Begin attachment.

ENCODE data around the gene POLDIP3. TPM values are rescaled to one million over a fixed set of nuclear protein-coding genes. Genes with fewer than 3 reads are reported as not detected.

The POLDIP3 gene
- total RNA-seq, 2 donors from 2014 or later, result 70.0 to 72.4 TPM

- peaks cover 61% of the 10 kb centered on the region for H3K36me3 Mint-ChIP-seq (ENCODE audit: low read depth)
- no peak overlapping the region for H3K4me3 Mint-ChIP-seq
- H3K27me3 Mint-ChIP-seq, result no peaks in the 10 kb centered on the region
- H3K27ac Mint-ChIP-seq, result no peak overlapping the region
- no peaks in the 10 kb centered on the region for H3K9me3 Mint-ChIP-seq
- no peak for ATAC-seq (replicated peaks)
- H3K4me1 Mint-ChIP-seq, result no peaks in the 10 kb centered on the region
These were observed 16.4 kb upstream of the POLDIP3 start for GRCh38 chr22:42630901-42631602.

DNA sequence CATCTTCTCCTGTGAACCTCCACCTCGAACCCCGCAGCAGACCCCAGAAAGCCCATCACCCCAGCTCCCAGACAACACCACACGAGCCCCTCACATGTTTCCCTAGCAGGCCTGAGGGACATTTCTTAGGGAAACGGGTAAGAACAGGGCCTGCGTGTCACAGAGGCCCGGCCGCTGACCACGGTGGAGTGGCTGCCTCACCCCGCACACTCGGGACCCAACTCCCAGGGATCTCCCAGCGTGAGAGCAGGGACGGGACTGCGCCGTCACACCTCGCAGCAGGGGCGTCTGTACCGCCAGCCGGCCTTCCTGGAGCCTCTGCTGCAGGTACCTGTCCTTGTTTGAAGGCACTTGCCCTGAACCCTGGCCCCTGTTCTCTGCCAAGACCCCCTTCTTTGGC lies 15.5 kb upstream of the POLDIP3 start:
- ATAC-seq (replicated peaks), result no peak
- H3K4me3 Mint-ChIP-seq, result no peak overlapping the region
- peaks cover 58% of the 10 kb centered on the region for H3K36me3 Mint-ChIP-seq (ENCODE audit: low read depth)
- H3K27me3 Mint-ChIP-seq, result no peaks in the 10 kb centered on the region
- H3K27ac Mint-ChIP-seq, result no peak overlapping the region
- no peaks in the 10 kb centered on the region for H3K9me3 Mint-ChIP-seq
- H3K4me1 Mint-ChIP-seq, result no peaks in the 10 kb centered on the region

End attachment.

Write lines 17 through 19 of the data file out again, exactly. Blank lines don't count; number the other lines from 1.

- H3K27ac Mint-ChIP-seq, result no peak overlapping the region
- no peaks in the 10 kb centered on the region for H3K9me3 Mint-ChIP-seq
- H3K4me1 Mint-ChIP-seq, result no peaks in the 10 kb centered on the region